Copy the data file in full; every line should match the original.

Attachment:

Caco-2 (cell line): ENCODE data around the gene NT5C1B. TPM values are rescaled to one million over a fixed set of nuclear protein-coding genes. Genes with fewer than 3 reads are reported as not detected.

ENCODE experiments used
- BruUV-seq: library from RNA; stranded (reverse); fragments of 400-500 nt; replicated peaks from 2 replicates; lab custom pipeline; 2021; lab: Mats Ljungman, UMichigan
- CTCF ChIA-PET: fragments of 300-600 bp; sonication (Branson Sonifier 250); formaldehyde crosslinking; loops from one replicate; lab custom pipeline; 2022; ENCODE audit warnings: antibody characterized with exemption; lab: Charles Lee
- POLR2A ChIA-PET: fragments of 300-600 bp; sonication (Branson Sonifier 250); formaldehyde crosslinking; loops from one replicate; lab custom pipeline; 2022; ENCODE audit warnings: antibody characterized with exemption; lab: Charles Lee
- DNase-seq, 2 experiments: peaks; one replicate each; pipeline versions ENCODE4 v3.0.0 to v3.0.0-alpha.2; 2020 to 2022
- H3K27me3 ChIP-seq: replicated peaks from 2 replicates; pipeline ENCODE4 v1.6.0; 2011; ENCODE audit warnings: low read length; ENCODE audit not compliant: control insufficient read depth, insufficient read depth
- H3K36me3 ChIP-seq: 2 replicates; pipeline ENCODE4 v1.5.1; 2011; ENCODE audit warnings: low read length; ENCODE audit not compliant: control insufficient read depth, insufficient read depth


Caco-2 (cell line): ENCODE data around the gene NT5C1B. TPM values are rescaled to one million over a fixed set of nuclear protein-coding genes. Genes with fewer than 3 reads are reported as not detected.

ENCODE experiments used
- BruUV-seq: library from RNA; stranded (reverse); fragments of 400-500 nt; replicated peaks from 2 replicates; lab custom pipeline; 2021; lab: Mats Ljungman, UMichigan
- CTCF ChIA-PET: fragments of 300-600 bp; sonication (Branson Sonifier 250); formaldehyde crosslinking; loops from one replicate; lab custom pipeline; 2022; ENCODE audit warnings: antibody characterized with exemption; lab: Charles Lee
- POLR2A ChIA-PET: fragments of 300-600 bp; sonication (Branson Sonifier 250); formaldehyde crosslinking; loops from one replicate; lab custom pipeline; 2022; ENCODE audit warnings: antibody characterized with exemption; lab: Charles Lee
- DNase-seq, 2 experiments: peaks; one replicate each; pipeline versions ENCODE4 v3.0.0 to v3.0.0-alpha.2; 2020 to 2022
- H3K27me3 ChIP-seq: replicated peaks from 2 replicates; pipeline ENCODE4 v1.6.0; 2011; ENCODE audit warnings: low read length; ENCODE audit not compliant: control insufficient read depth, insufficient read depth
- H3K36me3 ChIP-seq: 2 replicates; pipeline ENCODE4 v1.5.1; 2011; ENCODE audit warnings: low read length; ENCODE audit not compliant: control insufficient read depth, insufficient read depth